|Light Source Overview & Comparison|
The large majority of the products we sell use Fluorescent lamps. If you take a look at the chart below, you’ll see why
Anatomy of a Fluorescent Luminaire
What makes up a fluorescent lighting unit? We’re glad you asked.
This is the housing that holds everything together and gives the fixture some of its aesthetic appeal. Some bodies are designed primarily for economy, some for aesthetics and others to protect the more delicate components from the elements or impacts. The design of the body is primarily responsible for regulating the temperature of the fixture.
Because they’re energy efficient, fluorescent lamps don’t use the current that comes straight out of the wall. Instead, they use something called a ballast to convert electricity that comes out of the wall — or the ceiling, or floor, or really anywhere — into the type of electrical current that fluorescent lamps need. “But wait,” you might say, “I have those nifty compact fluorescent bulbs in my home, and they plug straight into a normal socket without any separate ballast.” You’re right, there is no separate ballast in those lamps because it’s built straight into the bottom of the bulb. While this works well for home applications, in our luminaires it’s more economical to have one industrial grade ballast providing electrical current to multiple lamps.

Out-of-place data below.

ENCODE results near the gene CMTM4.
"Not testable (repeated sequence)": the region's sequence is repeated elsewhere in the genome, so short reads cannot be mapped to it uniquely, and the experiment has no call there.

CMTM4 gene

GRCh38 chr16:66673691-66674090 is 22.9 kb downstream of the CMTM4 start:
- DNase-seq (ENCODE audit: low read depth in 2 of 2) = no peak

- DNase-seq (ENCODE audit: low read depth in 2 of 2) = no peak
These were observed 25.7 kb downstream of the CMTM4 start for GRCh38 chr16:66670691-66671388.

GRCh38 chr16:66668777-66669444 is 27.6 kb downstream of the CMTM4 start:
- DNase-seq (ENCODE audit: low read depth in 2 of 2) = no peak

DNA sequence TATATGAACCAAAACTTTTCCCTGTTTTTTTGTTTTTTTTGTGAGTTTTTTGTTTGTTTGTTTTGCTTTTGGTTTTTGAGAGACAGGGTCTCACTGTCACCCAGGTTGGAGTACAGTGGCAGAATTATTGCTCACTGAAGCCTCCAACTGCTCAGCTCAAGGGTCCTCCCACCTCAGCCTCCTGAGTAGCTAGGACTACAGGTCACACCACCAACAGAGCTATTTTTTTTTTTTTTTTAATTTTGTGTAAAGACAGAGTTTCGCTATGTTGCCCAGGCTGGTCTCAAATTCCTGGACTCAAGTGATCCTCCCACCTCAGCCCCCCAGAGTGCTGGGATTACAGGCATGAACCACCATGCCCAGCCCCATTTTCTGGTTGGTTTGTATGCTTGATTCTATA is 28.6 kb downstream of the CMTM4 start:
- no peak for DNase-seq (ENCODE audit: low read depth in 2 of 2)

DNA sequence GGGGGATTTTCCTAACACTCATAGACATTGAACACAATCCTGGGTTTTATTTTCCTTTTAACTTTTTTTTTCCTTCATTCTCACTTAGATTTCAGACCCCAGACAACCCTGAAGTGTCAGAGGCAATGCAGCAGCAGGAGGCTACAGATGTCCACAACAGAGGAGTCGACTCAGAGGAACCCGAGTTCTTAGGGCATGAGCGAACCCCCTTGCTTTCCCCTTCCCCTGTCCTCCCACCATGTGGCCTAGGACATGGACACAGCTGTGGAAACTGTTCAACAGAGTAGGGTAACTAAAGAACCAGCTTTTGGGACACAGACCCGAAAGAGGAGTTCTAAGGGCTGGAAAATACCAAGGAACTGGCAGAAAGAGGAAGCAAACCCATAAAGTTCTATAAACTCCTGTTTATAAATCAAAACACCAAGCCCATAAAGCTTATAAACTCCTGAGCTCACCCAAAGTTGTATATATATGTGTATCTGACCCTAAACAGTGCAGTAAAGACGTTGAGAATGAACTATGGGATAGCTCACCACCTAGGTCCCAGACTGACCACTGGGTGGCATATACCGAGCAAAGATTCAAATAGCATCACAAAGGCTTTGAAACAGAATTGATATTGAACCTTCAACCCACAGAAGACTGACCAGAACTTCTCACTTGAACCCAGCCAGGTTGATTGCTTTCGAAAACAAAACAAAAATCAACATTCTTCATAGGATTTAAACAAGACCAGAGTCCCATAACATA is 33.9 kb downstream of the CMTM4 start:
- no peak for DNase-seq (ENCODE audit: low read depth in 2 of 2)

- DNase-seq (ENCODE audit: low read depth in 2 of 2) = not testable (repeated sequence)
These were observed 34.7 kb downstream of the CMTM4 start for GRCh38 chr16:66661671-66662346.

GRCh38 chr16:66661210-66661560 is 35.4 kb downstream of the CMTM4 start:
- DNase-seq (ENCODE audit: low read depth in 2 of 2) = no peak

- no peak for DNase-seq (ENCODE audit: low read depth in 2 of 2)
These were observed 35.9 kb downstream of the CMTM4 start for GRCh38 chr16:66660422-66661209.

The reflector is the shiny bit of metal that’s curved around the lamp or lines the fixture interior to help direct the light where it’s the most useful. Reflectors can help to make sure that the light from a lamp goes right where it’s needed, helping to make an already efficient technology even more efficient.
You might call them bulbs, tubes, or even “a hot wire in a jar”. We like to call them lamps. They’re the part of the luminaire that actually creates light. They do this by passing electrical current from one end of the glass tube to the other across particles of a gas. The gas particles get excited by the current and create light. The composition of the gas and phosphors inside the glass tube are what dictates the color of light that comes out of the lamp. Some combinations of gasses and phosphors produce a cool white light, others produce warmer more yellow colors, and some produce light that’s very similar to natural sunshine.
LEDs are just about everywhere: on your mobile phone, in your television remote and lighting up the buttons on the front of your DVD player. LEDs are so popular for these applications because they’re very efficient at converting energy to light on and they have a very long lifespan.
What About Other Technologies?
While we believe that Fluorescent lighting is frequently the best commercial and industrial lighting solution, we’re not closed-minded. There are specific applications where other technologies like LED, HID, induction and of course daylighting provide the best source of light. We’ll always help you to find the ideal solution for your lighting needs, no matter the technology.